Native American Health

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In Humboldt County, Hupa Woman Teaches Healthy Cooking via YouTube

Meagan Baldy demonstrates a stir-fry of local salmon, kale and mushrooms. (screen grab from YouTube)

Meagan Baldy demonstrates a stir-fry of local salmon, kale and mushrooms.The channel is aimed at improving the health of Native Americans.  (screen grab from YouTube)

By Samantha Clark

Tucked away in far northern California, in Humboldt County, is the small community of Hoopa. With just 3,000 people, it’s the big city on the Hoopa Valley Indian Reservation.

Like other Native American groups, the Hupa suffer from high rates of obesity and diabetes. That’s where Meagan Baldy comes in. She runs the Hoopa Community Garden and sought to educate her fellow Hupa people about eating local, traditional foods. But trying to change people’s habits is never easy.

She started by offering a “farm box” – a box of free produce, whatever is in season. But people failed even to pick up their boxes. Baldy discovered that people didn’t know how to prepare most produce.

Serving the vegetables to her own family was a battle at first, so it must have been for others as well, Baldy reasoned. So, she snuck in greens and tried cooking them in creative ways. Continue reading

Native American Woman Changes Young Lives Through Traditional Dancing

Juliet Small, 19, teaches Native American dance to girls at the Intertribal Friendship House in Oakland. (Zaidee Stavely/KQED)

Juliet Small, 19, teaches Native American dance to girls at the Intertribal Friendship House in Oakland. (Zaidee Stavely/KQED)

Editor’s Note: Many Native Americans are reconnecting with the traditions of their ancestors—to eat healthier foods and get more exercise with traditional dance and drumming. At the Intertribal Friendship House in Oakland, there’s a weekly dinner with traditional recipes, followed by a community dance. Before dinner, 19-year-old Juliet Small teaches Native American dancing to young girls. As part of our ongoing series of first-person health profiles called “What’s Your Story?” we hear from Small who is Apache, Navajo, Cherokee, and Azteca. She has been dancing since she was three-years-old. Small discusses how dancing has brought healing to her family and community. Reporter: Zaidee Stavely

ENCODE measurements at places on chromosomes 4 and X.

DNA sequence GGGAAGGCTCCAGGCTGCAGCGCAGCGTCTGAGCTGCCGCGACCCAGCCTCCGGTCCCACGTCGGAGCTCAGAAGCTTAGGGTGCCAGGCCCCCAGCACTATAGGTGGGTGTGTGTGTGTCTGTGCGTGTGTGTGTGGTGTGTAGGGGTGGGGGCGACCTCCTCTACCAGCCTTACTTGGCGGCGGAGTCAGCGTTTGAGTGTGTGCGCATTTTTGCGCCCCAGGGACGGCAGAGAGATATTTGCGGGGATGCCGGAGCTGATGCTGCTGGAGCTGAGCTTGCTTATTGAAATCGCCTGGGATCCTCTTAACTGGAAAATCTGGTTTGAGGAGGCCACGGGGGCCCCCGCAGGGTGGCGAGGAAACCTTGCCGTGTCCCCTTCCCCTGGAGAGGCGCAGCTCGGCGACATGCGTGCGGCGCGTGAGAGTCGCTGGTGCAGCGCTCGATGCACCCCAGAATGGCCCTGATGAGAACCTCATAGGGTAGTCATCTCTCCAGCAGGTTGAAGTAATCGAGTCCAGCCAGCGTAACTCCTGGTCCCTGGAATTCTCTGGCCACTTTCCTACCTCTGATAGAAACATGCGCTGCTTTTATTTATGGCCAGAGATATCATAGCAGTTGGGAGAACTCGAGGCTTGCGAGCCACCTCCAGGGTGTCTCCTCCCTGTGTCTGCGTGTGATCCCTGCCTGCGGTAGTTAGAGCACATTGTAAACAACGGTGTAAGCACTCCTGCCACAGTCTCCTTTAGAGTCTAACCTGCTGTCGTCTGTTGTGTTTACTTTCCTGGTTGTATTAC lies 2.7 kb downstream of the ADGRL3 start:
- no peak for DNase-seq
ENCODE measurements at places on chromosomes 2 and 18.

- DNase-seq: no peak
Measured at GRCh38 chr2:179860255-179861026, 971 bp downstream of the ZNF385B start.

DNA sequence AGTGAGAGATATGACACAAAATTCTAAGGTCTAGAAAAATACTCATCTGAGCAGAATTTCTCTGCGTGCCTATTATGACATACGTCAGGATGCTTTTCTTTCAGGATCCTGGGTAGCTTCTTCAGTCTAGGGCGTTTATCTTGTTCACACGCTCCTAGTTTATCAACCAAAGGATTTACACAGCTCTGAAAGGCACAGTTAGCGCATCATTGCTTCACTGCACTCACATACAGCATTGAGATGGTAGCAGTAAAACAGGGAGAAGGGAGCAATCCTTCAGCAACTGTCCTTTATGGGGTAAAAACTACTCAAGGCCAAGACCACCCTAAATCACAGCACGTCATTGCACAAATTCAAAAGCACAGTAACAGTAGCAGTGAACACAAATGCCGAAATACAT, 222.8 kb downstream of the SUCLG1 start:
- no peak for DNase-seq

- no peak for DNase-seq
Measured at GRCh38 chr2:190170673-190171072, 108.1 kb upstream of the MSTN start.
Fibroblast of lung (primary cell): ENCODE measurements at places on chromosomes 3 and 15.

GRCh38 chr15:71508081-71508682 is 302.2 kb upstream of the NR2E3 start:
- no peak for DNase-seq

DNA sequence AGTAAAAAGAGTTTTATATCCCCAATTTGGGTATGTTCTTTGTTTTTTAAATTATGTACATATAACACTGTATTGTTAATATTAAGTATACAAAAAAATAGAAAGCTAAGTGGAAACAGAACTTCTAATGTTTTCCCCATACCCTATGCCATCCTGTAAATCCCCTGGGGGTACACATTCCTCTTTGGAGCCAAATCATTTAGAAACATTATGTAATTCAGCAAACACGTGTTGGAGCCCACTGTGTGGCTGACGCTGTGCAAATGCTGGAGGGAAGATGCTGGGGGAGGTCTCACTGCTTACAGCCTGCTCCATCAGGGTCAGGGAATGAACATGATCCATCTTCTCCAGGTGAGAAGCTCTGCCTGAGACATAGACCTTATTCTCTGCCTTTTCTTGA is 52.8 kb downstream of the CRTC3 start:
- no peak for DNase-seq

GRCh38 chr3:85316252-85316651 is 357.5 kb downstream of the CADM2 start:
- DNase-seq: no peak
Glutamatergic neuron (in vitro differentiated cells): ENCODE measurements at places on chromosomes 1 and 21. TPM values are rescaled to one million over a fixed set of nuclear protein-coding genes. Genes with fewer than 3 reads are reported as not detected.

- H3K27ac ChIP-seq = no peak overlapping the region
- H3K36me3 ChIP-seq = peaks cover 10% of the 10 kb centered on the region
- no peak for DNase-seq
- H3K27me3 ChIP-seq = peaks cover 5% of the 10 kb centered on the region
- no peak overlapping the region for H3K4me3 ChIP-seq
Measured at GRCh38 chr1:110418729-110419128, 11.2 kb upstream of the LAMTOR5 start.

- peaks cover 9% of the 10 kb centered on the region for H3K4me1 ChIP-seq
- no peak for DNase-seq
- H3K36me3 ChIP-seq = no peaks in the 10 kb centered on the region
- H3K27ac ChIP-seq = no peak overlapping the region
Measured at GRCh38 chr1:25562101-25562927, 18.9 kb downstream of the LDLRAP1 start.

By Juliet Small

Growing up in the Oakland area, it sometimes seems there’s not a lot of outlets for people to get away from the negative aspects of life. There are always so many things you can get caught up with. You know, hanging out with the wrong people, doing the wrong things with those people. But because I’ve always had dancing, that’s always kept me on the right path, to where I want to dance for myself, to keep up with my culture, and to share my culture with everybody else. And when I dance, I’m extremely happy. No negative thoughts.  I feel light. I feel relieved of stress. Continue reading

Native American Woman Finds Strength in Spiritual Ceremony

Editor’s Note: In a world where random violence seems to be a constant threat, it can feel like we’re on our own, unprotected and unsupported. As part of our occasional series “What’s Your Story,” Sheila Jumping Bull of Oakland describes how she found strength and solace from a spiritual ceremony called “Wiping of the Tears.”

By Sheila Jumping Bull

Shiela Jumping-Bull records her commentary in a KQED studio as part of the "What's Your Story?" series.

Shiela Jumping-Bull records her commentary in a KQED studio as part of the “What’s Your Story?” series. (Shuka Kalantari/KQED)

Two years ago I was shot in my leg while waiting for the bus. I was in the wrong place at the wrong time. After being shot, I was told that I would never walk again, or that if I did, I’d have to walk with a cane. Being that I had to stay in bed for three months straight, not being able to walk or hold my own baby or do anything for myself, I became depressed. I didn’t want anything to do with life. Mentally, I was not here. I couldn’t believe what was going on. I was angry, confused and hurt.

We have a medicine man that comes to our Native community, once a month. He does ceremonies, sweat lodges, talking circles. He did a ceremony called Wiping of the Tears. I didn’t want to participate in this ceremony, but a lot of people from the Native American community told me that I should because it would help me.

As I prayed and as these songs were being sung, I could feel my spirit coming back.
A Wiping of the Tears ceremony is where you call upon your ancestors and those who have passed before you to come and help heal you — and take away your pain. As the medicine man sings these songs, these sacred songs, these ceremonial songs, you pray, and you ask for their guidance, their strength, their love, and their help. Continue reading